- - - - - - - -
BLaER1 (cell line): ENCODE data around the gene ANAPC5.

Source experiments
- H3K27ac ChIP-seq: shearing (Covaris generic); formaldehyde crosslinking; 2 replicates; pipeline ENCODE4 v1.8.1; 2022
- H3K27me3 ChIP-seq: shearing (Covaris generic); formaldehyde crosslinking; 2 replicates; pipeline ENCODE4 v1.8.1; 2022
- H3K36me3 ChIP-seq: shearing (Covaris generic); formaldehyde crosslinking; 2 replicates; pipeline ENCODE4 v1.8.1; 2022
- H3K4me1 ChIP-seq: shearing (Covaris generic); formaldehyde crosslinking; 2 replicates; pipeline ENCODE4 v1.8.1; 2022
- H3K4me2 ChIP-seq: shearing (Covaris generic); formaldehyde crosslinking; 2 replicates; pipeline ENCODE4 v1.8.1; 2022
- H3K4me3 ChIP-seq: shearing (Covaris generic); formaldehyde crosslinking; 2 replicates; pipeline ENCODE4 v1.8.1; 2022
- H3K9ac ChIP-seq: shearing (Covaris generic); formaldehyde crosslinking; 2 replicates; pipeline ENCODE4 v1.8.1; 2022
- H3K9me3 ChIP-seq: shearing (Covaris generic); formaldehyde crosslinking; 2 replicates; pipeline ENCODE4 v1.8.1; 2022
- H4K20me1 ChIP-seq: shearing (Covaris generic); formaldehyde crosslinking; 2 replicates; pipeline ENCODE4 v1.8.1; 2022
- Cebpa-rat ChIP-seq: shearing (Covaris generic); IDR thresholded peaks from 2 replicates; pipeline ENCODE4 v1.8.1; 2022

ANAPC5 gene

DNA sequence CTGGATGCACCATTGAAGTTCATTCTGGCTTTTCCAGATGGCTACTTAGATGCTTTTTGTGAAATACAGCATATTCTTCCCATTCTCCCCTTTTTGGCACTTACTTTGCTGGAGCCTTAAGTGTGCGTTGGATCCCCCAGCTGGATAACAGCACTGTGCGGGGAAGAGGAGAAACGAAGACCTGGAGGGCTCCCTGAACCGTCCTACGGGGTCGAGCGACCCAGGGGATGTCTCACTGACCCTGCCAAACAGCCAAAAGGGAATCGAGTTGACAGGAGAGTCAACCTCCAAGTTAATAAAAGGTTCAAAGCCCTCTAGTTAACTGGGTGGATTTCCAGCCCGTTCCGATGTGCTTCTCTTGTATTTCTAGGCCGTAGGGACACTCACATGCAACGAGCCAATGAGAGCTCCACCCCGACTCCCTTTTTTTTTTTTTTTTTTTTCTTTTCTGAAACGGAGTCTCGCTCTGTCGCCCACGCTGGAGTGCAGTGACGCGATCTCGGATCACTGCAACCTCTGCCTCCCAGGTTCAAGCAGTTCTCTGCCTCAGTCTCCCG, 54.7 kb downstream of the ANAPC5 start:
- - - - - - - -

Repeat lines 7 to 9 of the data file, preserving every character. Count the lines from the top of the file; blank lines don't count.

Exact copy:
- H3K4me2 ChIP-seq: shearing (Covaris generic); formaldehyde crosslinking; 2 replicates; pipeline ENCODE4 v1.8.1; 2022
- H3K4me3 ChIP-seq: shearing (Covaris generic); formaldehyde crosslinking; 2 replicates; pipeline ENCODE4 v1.8.1; 2022
- H3K9ac ChIP-seq: shearing (Covaris generic); formaldehyde crosslinking; 2 replicates; pipeline ENCODE4 v1.8.1; 2022